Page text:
Emma. appears in an aspect ratio of approximately 1.78:1 on this Blu-ray Disc. The movie offered a fine transfer.
Overall definition seemed positive. Virtually no softness materialized, so the movie appeared accurate and concise.
I noticed no signs of jaggies or edge enhancement, and shimmering was absent. The film lacked print flaws and seemed clean.
Many period pieces opt for subdued palettes, and that was true here. The colors tended toward teal tones, with some amber and pink along for the ride as well. These appeared fine within the film’s stylistic choices.
Blacks seemed dark and tight, and shadows demonstrated good clarity. This added up to a satisfying presentation.
A character tale wouldn’t seem to be a candidate for a whiz-bang soundtrack, and the DTS-HD MA 5.1 audio of Emma. fell into expected realms. The track oriented toward ambience, so don’t expect lots of sizzle from the mix.
General atmosphere came across pretty well, and music filled the speakers in an inviting manner. Nothing here seemed memorable, though.
Audio quality satisfied. Music was full and rich, while effects showed nice clarity and accuracy.
Speech – obviously an important factor here – appeared concise and crisp. Nothing about the track soared, but it all seemed perfectly fine for the project.
A few extras appear here, and we open with an audio commentary from director Autumn de Wilde, screenwriter Eleanor Catton and director of photography Christopher Blauvelt. All three sit together for a running, screen-specific look at the source and its adaptation, story/characters, period details and attempts to accuracy, cast and performances, sets and locations, costumes and production design, music, photography, editing and related domains.
Expect a chatty, thorough and engaging commentary here. With de Wilde in the lead, we get a brisk discussion that touches on a nice variety of topics to become an informative track.
10 Deleted Scenes fill a total of 13 minutes, 24 seconds. As often occurs with cut footage, these tend to expand supporting roles. Most offer interesting material but none seem like the movie needed them – though it’s always fun to see more of Bill Nighy.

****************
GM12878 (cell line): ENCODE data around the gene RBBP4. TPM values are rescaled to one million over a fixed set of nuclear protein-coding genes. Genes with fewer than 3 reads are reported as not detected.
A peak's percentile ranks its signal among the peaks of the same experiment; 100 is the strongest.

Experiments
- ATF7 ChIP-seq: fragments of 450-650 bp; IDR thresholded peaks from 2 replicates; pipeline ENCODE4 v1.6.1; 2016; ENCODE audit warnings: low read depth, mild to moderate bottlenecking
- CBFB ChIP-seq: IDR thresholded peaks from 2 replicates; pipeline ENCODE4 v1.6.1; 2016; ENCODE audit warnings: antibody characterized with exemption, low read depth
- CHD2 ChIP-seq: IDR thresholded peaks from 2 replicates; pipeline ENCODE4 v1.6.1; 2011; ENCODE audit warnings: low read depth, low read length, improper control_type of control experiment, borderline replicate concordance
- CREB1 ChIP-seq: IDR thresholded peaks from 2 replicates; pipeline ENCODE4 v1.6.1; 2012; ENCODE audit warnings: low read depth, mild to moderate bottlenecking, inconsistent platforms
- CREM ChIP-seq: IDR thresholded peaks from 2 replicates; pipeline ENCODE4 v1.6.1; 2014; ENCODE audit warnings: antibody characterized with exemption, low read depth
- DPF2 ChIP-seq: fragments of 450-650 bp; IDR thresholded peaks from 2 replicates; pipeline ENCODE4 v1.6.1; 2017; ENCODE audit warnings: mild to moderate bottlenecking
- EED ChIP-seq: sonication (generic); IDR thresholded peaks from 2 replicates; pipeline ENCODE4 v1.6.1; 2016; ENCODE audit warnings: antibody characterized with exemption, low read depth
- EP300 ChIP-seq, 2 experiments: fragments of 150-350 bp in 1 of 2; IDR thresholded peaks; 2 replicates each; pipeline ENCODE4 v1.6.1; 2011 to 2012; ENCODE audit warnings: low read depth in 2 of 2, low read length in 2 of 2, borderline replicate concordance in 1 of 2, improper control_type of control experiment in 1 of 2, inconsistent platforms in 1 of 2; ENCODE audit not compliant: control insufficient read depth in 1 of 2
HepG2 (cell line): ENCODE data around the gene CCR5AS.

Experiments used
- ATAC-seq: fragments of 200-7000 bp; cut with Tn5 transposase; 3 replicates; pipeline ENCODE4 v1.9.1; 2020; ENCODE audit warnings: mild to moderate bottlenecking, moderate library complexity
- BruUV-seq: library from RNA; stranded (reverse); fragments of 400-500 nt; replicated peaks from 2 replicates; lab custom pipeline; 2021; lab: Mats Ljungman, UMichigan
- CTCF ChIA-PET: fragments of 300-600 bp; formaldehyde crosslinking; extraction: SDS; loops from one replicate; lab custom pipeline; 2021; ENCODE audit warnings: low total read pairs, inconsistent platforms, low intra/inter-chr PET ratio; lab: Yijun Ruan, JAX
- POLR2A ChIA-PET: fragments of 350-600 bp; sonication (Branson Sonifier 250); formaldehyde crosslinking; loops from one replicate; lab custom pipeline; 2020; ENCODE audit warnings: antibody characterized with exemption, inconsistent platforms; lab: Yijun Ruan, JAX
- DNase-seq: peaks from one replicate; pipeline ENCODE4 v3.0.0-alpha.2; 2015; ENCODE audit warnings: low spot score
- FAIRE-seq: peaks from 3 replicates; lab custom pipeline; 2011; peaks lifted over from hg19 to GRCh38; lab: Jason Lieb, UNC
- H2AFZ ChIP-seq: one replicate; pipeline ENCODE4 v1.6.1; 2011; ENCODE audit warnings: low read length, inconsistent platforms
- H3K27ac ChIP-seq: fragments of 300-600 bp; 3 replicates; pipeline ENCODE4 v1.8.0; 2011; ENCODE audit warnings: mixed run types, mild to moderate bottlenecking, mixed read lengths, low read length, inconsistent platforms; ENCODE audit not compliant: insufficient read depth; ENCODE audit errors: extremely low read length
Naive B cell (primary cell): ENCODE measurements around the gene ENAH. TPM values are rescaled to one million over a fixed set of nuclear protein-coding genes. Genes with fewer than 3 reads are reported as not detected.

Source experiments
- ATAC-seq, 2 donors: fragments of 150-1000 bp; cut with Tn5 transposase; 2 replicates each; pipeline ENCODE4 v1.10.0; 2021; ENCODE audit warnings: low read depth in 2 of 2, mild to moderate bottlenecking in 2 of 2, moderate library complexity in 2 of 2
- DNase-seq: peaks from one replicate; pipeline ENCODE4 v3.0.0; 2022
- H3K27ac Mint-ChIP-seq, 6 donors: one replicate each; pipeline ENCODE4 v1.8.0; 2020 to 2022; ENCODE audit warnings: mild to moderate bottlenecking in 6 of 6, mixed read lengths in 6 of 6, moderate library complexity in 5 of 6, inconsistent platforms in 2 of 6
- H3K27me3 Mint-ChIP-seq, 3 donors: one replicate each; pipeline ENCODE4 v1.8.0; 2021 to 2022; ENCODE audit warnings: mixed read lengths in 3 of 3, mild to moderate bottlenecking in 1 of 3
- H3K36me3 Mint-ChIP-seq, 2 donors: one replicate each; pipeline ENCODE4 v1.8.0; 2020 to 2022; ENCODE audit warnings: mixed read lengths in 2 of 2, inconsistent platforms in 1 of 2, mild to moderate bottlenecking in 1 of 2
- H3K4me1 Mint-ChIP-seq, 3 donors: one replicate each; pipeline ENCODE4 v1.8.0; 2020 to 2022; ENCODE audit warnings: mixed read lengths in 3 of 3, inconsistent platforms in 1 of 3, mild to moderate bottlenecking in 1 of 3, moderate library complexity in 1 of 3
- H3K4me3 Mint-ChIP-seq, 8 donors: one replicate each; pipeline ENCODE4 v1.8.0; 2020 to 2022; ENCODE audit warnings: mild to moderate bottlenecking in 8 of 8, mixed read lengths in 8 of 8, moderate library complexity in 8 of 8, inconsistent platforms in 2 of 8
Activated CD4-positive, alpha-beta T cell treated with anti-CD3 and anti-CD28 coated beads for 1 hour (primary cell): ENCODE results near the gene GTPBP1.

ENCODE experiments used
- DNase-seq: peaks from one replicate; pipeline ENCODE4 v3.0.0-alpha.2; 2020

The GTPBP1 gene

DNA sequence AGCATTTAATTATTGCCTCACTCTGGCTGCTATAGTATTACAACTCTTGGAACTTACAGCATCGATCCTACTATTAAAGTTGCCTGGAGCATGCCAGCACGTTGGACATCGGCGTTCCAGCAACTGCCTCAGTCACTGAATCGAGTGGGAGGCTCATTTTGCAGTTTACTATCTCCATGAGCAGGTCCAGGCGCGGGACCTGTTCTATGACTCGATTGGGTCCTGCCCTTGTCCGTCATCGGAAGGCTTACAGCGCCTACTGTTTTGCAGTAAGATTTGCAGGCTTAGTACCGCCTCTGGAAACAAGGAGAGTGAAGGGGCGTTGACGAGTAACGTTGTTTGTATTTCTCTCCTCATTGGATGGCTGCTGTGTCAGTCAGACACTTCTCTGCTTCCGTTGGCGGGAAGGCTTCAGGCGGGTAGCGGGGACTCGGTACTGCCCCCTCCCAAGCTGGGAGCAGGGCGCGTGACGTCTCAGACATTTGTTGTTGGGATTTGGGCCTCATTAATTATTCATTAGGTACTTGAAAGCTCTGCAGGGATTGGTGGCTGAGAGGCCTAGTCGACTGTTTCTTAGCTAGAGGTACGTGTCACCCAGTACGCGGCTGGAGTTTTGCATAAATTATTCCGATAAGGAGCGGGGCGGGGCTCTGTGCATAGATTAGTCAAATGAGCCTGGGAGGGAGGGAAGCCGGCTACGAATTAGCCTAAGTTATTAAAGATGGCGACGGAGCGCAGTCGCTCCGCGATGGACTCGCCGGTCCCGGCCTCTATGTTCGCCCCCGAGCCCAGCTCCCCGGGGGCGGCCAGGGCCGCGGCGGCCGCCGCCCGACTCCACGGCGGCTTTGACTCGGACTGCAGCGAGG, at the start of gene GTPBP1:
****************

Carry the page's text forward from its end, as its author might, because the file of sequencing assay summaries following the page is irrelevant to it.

Dirty Old Man alert: although “Dressing Miss Woodhouse” lacks a lot of dramatic merit, it allows us a nice view of Anya Taylor-Joy in a sheer nightie. And I applaud that!
A Gag Reel runs 10 minutes, 53 seconds. That’s too long for a blooper collection, especially because this one tends toward the usual mistakes and laughter.
That said, I do like the glimpse of Taylor-Joy as she tries desperately to remain composed while a goose loudly honks in the background. Also, we get multiple uses of the “F”-word, a surprise given that the movie itself comes with a “PG” rating, especially since the commentary bleeps that form of profanity.
Three featurettes follow, and A Playful Tease goes for four minutes, 57 seconds. It includes notes from de Wilde, Taylor-Joy, and actors Mia Goth, Josh O’Connor, Johnny Flynn, Bill Nighy, and Callum Turner.
“Tease” looks at cast/performances as well as de Wilde’s approach to the material. It becomes a passable overview but nothing especially insightful.
The Autumn Gaze lasts four minutes, 46 seconds and features de Wilde, Taylor-Joy, Goth, O’Connor, Turner, Nighy, Flynn, production designer Kave Quinn and set decorator Stella Fox. We get more about de Wilde’s style as well as visual design choices in this moderately informative clip.
Finally, Crafting a Colorful World spans four minutes, 48 seconds and brings notes from de Wilde, Taylor-Joy, Flynn, Quinn, O’Connor, Fox, Turner, Nighy and Goth. This piece looks at costumes, locations and more design domains. It works as another reasonable overview.
A second disc provides a DVD copy of Emma. It includes all the same extras except for “Gaze” and “World”.
Did the world need yet another Jane Austen adaptation? Perhaps not, but 2020’s Emma. manages to deliver a high-quality entry in that genre, one with charm and wit. The Blu-ray offers excellent visuals as well as adequate audio and a decent mix of bonus materials. Austen fans should enjoy this fresh take on the tale.